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Legislative Assembly for the ACT: 1996 Week 5 Hansard (14 May) . . Page.. 1185 ..

MR BERRY: Mr Speaker, for Mrs Carnell to allege that I in some way had no confidence in the estimates committee process is quite wrong and misleading.

MR SPEAKER: Do you wish to make a personal explanation, Chief Minister?

MRS CARNELL (Chief Minister and Treasurer): I suppose I have to, Mr Speaker. Mr Speaker, I ask Mr Berry to withdraw any indication that I was misleading this Assembly in any way. He certainly did make that comment at the end of his speech. With regard to a personal explanation, Mr Speaker, I made it very clear that I believe that this Assembly is the ultimate body in governing this Territory. I made it very clear that I believe that the Estimates Committee is very important to this Assembly. If Mr Berry knew anything, he would realise that there would not have been an estimates committee if there had not been an appropriation Bill.

MR SPEAKER: Mr Berry, would you withdraw the comment that the Chief Minister was misleading?

Mr Berry: Yes, sir.

MR SPEAKER: Thank you.


Debate resumed from 18 April 1996, on motion by Mrs Carnell:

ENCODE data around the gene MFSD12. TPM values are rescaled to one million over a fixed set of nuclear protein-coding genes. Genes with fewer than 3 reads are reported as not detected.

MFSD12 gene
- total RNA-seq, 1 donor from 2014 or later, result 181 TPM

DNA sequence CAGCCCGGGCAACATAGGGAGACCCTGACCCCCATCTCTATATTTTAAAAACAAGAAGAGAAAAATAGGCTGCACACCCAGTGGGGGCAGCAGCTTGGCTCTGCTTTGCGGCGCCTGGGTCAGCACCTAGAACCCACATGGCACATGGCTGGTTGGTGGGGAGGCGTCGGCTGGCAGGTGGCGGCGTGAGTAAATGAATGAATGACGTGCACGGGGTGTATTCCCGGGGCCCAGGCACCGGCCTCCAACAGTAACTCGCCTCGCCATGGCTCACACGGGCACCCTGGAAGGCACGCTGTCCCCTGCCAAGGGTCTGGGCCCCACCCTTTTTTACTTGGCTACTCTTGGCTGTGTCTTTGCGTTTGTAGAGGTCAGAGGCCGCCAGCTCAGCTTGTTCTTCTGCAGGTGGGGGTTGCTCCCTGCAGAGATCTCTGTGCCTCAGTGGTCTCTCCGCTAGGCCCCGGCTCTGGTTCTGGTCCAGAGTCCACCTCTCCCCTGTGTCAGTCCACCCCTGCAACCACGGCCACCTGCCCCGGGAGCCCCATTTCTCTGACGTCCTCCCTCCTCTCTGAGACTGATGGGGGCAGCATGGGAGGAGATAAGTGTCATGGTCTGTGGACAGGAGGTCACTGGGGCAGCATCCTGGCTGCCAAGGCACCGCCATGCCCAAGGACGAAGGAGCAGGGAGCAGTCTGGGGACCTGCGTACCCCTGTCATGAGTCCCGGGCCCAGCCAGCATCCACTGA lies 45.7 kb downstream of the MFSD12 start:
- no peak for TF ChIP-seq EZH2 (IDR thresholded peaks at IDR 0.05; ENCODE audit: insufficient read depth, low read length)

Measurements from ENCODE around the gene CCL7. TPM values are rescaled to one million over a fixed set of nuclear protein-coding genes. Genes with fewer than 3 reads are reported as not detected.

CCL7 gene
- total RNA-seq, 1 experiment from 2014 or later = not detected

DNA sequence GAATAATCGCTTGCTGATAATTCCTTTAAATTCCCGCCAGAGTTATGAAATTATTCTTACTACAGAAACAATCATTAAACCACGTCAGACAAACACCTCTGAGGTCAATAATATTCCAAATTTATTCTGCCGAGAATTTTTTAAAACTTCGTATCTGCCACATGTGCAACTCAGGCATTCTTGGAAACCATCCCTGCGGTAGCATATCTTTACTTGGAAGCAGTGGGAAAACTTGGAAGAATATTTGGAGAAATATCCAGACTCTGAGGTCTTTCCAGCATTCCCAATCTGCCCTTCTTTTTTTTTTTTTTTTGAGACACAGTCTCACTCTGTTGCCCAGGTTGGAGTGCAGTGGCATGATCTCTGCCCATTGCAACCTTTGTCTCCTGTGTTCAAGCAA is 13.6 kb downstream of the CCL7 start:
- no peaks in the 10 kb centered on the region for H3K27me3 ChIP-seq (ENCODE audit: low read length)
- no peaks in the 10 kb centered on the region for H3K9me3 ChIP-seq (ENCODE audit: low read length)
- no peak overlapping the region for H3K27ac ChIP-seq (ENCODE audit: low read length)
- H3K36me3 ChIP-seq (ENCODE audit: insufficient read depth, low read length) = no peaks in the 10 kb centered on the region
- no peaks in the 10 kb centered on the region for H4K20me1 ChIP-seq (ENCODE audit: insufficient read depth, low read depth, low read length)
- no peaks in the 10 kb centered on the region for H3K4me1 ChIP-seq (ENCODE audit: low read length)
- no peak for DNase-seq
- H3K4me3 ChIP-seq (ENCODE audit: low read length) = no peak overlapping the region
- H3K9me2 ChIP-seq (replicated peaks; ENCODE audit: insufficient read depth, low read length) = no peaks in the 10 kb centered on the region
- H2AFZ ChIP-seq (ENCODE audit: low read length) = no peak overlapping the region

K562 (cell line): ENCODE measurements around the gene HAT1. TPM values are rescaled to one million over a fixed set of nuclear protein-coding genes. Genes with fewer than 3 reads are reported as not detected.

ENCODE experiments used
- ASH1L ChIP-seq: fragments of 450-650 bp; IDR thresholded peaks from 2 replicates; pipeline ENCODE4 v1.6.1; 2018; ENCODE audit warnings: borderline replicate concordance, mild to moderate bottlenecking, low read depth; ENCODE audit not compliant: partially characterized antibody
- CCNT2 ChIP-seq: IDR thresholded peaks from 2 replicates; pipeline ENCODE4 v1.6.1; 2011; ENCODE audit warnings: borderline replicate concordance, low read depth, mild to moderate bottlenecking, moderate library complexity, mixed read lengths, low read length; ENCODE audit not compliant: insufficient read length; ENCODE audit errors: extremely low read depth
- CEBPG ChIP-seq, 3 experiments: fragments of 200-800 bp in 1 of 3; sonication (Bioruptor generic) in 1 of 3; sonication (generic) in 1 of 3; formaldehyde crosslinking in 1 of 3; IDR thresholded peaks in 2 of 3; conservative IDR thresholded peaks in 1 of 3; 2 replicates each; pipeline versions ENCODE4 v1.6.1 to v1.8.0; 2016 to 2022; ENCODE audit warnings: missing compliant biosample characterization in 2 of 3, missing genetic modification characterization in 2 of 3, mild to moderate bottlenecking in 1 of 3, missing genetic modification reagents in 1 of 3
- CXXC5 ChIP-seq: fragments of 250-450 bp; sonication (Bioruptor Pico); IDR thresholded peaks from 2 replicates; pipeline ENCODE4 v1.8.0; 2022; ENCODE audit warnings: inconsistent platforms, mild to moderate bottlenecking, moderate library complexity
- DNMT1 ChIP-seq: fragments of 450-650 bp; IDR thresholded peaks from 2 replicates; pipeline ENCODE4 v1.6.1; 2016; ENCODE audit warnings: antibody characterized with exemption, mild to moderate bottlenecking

That this Bill be agreed to in principle.

MR WHITECROSS (Leader of the Opposition) (12.19): The purpose of this legislation is pretty straightforward - to ensure that when we have an inquiry under the Inquiries Act the report can be made available to members prior to it being tabled in the Assembly. We will not have to wait until it is tabled in the Assembly for it to attract the normal privileges. This is something that has been highlighted by the Pearce inquiry and the Stein inquiry. The Labor Party will be supporting this Bill.

MR MOORE (12.20): I rise to support this legislation. The point was not made just by the Pearce inquiry. It was reiterated by Justice Stein in his report as well. This does raise a number of issues that have come before the Assembly with reference to the Assembly's own reports, Mr Speaker. I think it may well be worth while for us to consider using a similar approach when Assembly reports are presented outside normal sitting times. The process at the moment, Mr Speaker, is that they are given to you and you are left to make the judgment about whether or not they will attract this type of protection. That is a side issue, Mr Speaker, that I might refer to you - the possibility of protecting committee reports in the same way. It is a sensible move and it fits in with the spirit of the Inquiries Act.

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